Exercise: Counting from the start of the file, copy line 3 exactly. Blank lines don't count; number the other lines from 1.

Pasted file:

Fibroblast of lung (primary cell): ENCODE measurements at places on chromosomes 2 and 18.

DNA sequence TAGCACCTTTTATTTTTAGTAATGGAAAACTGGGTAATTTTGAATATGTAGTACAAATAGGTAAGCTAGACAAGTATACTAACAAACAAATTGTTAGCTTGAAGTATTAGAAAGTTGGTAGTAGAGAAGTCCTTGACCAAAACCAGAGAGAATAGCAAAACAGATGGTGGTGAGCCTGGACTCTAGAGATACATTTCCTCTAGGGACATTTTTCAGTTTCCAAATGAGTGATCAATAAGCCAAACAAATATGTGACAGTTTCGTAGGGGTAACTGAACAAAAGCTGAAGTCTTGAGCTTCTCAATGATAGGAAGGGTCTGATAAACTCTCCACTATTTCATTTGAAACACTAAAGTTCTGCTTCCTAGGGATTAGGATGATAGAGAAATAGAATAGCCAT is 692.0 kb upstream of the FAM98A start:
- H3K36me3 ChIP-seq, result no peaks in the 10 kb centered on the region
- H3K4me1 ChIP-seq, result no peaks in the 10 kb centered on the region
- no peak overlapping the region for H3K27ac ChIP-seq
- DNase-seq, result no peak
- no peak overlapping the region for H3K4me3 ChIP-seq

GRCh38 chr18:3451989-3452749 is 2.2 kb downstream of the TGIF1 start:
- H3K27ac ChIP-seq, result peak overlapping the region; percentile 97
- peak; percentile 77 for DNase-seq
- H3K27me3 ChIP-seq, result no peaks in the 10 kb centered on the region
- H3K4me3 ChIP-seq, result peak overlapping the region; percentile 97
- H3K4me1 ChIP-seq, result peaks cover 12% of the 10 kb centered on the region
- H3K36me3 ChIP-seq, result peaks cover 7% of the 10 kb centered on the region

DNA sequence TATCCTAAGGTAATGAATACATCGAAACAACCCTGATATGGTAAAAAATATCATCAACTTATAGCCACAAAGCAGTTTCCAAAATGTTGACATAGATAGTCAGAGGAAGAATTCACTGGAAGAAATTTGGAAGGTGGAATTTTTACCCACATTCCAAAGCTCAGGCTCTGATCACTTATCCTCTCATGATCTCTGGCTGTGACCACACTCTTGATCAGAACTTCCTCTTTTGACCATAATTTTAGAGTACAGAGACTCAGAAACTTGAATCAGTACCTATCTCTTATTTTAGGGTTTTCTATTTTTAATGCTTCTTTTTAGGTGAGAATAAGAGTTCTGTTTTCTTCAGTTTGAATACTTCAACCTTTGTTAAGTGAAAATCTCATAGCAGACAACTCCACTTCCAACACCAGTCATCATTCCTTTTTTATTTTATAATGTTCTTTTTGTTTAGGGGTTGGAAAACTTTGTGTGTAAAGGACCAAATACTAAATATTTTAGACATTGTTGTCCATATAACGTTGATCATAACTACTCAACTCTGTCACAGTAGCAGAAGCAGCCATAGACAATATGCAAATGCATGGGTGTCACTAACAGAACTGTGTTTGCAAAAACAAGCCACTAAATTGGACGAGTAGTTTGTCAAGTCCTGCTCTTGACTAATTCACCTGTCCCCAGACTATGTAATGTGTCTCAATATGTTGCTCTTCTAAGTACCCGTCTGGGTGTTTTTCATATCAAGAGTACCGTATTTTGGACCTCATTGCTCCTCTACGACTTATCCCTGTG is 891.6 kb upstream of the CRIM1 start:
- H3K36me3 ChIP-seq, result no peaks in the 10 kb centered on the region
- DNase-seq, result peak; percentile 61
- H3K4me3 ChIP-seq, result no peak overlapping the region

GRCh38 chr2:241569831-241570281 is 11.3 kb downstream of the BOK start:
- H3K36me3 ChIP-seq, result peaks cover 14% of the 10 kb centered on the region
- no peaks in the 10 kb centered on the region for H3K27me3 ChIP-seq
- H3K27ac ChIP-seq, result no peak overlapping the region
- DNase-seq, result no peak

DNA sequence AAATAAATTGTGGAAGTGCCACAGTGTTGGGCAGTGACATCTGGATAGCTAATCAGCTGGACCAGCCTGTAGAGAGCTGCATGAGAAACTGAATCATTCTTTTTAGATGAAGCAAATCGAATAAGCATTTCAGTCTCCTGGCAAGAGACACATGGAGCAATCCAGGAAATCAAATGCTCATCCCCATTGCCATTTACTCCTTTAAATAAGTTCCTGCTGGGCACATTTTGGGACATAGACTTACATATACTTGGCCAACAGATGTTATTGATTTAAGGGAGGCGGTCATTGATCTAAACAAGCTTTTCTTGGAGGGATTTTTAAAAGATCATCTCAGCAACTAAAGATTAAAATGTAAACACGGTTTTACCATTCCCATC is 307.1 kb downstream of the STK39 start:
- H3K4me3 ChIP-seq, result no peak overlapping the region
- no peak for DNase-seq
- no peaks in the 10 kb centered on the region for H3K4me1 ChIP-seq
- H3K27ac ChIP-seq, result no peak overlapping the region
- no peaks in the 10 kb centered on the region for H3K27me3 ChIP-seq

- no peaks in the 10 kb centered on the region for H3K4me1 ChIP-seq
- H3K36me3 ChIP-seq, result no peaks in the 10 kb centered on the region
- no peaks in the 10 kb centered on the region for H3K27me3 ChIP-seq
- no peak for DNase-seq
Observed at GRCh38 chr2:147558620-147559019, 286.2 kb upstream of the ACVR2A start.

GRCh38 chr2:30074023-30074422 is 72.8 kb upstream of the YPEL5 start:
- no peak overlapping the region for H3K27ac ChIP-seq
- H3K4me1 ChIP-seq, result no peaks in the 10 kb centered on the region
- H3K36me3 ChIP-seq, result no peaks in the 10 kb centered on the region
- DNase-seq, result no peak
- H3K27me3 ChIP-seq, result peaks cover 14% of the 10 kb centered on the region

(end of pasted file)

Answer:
- H3K36me3 ChIP-seq, result no peaks in the 10 kb centered on the region